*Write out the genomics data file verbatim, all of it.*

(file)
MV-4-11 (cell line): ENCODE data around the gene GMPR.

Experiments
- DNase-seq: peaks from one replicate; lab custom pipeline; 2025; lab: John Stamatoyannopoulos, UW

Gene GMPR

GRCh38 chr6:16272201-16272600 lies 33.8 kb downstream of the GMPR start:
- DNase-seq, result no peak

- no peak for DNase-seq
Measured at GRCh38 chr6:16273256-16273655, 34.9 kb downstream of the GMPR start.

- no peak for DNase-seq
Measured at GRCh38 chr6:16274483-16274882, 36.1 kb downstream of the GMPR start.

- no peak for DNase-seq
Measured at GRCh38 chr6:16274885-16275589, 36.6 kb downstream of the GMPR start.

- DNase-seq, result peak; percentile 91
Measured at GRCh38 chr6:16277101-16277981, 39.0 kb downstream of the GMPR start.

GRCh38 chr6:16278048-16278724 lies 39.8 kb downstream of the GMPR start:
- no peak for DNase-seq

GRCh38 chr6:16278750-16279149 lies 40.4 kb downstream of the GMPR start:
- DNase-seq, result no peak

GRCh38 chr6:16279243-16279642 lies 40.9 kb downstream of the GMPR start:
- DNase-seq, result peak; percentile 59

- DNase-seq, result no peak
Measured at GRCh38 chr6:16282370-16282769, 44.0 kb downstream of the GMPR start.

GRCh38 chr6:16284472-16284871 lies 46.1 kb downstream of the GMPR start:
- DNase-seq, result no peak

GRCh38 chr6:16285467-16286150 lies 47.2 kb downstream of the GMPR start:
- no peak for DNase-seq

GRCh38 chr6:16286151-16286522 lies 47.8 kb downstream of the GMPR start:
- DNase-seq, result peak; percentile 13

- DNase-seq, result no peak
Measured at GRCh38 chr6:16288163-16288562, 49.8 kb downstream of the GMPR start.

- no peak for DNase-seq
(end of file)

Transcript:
MV-4-11 (cell line): ENCODE data around the gene GMPR.

Experiments
- DNase-seq: peaks from one replicate; lab custom pipeline; 2025; lab: John Stamatoyannopoulos, UW

Gene GMPR

GRCh38 chr6:16272201-16272600 lies 33.8 kb downstream of the GMPR start:
- DNase-seq, result no peak

- no peak for DNase-seq
Measured at GRCh38 chr6:16273256-16273655, 34.9 kb downstream of the GMPR start.

- no peak for DNase-seq
Measured at GRCh38 chr6:16274483-16274882, 36.1 kb downstream of the GMPR start.

- no peak for DNase-seq
Measured at GRCh38 chr6:16274885-16275589, 36.6 kb downstream of the GMPR start.

- DNase-seq, result peak; percentile 91
Measured at GRCh38 chr6:16277101-16277981, 39.0 kb downstream of the GMPR start.

GRCh38 chr6:16278048-16278724 lies 39.8 kb downstream of the GMPR start:
- no peak for DNase-seq

GRCh38 chr6:16278750-16279149 lies 40.4 kb downstream of the GMPR start:
- DNase-seq, result no peak

GRCh38 chr6:16279243-16279642 lies 40.9 kb downstream of the GMPR start:
- DNase-seq, result peak; percentile 59

- DNase-seq, result no peak
Measured at GRCh38 chr6:16282370-16282769, 44.0 kb downstream of the GMPR start.

GRCh38 chr6:16284472-16284871 lies 46.1 kb downstream of the GMPR start:
- DNase-seq, result no peak

GRCh38 chr6:16285467-16286150 lies 47.2 kb downstream of the GMPR start:
- no peak for DNase-seq

GRCh38 chr6:16286151-16286522 lies 47.8 kb downstream of the GMPR start:
- DNase-seq, result peak; percentile 13

- DNase-seq, result no peak
Measured at GRCh38 chr6:16288163-16288562, 49.8 kb downstream of the GMPR start.

- no peak for DNase-seq